With the advent of cloud storage and systems, the storage and retrieval of financial accounts have become far more straightforward. Gone are the days when data needed to be stored in floppies, CD-ROMs and hard disks. Organisations are now just a few clicks away from downloading their backups stored in the cloud.

Advantages of Computerised Accounting 

Today, Computerised accounting has emerged as the predominant method of accounting in large organisations and multi-national corporations, and that is certainly not for no reason.

The following are some principal advantages of computerised accounting:

  1. Fast: Accounting, in general, is a tedious job. However, with the advent of accounting software, it is no longer considered time-consuming.
  2. Accurate and Reliable: The probability of computation error is lower in computerised accounting as, unlike in manual accounting, the bulk of data must be entered only once for subsequent accounting-related actions. 
  3. Secured: Compared to physical accounting copies like ledgers and journals, transactions-related information remains safer in computers with the advantages of retrieving them anytime and anywhere.
  4. Scalable: Unlike manual accounting, computerised accounting can handle large-scale transactions. The only thing that is required is some additional operators.
  5. Enables standardisation: Computerised accounting generates accurate, neat and uniform data. It prevents the chaos and monotony of recurring jobs. All these factors contribute to a standardisation of the accounting process.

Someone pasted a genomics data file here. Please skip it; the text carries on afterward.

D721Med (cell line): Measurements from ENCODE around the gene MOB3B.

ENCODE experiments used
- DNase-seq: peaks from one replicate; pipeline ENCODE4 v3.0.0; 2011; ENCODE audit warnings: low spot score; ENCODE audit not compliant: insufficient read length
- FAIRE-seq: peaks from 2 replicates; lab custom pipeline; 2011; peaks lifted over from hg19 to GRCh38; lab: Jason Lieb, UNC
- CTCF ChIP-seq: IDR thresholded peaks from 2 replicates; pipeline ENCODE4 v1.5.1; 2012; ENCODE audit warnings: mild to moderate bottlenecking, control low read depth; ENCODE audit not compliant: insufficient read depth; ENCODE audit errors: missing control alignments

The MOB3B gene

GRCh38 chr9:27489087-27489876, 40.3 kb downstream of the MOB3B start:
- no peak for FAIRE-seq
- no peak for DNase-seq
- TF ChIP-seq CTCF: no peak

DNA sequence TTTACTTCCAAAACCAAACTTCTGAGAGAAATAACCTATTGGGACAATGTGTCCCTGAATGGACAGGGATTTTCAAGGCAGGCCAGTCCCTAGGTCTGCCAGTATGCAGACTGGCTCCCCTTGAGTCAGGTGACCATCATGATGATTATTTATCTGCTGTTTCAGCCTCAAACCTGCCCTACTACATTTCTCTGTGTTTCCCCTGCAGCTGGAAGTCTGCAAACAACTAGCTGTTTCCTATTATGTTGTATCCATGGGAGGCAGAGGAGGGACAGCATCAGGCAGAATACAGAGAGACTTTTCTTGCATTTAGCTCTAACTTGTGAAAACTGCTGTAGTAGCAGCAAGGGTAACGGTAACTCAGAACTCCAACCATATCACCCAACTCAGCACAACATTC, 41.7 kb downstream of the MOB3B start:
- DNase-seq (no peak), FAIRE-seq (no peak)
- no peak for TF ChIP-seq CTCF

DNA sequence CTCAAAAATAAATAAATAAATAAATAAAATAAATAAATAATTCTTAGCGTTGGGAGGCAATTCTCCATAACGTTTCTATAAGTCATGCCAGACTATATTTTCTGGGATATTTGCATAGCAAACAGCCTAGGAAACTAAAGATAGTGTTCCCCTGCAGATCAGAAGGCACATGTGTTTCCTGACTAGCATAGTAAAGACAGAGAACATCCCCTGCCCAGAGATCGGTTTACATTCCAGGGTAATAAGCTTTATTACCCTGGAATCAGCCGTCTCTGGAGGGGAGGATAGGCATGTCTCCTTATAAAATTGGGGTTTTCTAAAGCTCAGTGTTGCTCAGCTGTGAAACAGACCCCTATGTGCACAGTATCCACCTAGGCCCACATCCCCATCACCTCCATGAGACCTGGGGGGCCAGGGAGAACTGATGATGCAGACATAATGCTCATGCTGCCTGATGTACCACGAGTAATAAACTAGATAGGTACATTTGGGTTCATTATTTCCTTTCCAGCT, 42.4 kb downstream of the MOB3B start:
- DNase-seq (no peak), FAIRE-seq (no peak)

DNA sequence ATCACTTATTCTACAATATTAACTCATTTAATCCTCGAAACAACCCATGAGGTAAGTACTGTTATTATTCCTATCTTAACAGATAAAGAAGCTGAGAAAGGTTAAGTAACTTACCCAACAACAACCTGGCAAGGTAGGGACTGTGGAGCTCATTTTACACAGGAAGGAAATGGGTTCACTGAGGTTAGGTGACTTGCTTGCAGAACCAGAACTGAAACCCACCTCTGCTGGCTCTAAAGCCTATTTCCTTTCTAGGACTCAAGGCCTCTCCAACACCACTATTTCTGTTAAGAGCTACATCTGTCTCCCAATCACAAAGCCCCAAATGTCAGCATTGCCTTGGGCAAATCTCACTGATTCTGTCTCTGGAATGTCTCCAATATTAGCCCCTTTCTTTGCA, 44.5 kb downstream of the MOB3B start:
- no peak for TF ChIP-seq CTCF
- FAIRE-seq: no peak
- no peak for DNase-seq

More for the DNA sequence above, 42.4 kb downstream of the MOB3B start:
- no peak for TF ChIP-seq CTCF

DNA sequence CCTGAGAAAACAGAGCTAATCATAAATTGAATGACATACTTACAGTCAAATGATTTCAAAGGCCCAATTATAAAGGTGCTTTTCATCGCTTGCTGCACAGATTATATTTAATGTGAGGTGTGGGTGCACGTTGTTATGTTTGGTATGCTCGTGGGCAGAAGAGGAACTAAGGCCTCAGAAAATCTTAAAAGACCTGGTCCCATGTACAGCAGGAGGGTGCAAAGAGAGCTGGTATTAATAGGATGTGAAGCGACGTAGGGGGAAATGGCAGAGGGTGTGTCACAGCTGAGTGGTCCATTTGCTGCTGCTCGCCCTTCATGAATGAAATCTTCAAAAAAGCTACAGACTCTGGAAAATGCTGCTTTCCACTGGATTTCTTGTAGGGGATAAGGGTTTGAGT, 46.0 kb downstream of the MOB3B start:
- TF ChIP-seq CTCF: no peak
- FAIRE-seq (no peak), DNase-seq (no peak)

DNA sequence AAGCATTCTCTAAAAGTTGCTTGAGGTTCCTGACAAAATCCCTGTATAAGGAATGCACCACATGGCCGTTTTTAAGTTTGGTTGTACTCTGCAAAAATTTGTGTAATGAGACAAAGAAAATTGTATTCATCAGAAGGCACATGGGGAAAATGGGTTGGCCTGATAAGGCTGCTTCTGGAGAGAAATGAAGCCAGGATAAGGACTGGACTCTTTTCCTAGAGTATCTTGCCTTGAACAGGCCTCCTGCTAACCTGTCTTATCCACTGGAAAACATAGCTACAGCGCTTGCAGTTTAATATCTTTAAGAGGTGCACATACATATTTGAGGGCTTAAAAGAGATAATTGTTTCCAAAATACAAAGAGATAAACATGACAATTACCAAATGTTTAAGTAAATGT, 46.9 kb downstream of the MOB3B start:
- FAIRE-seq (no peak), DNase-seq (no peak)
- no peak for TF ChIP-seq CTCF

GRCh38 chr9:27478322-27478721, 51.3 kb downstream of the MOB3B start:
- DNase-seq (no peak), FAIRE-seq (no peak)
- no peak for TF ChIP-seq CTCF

6. Automation: The primary reason why computerised accounting has become so popular is that it comprises a user-defined accounting format which enables the automatic generation of financial documents with just a few clicks.

Disadvantages of Computerised Accounting 

Despite its various benefits, computerised accounting is not without its share of limitations. However, such limitations arise mainly from the operating environment of this kind of accounting.

The following are some significant disadvantages of computerised accounting.

  1. High cost:  Computerised accounting requires sophisticated hardware and accounting software. Besides that, it requires tech-savvy personnel. All these factors raise the overall expenditure of the concerned organisation substantially.
  2. Personnel Opposition: When everything is automated, organisations consider doing away with redundant employees prudent. This mentality generates fear and distress among existing employees, who oppose such automation steps.
  3. System failure: The probability of a system crash due to software corruption or hardware failures is one of the most prominent limitations of computerised accounting.
  4. Security breaches: There is no shortage of hackers in today’s digital world. Therefore, security breaches and information leaks are essential limitations of computerised accounting.
  5. Incompetence to check unexpected errors: Computers can anticipate and amend only those mistakes that the accounting format of the user has defined. It cannot detect random mistakes.
  1. http://www.icommercecentral.com/open-access/factor-affecting-the-computerised-accounting-system-cas-usage-in-public-sector-1-29.php?aid=37965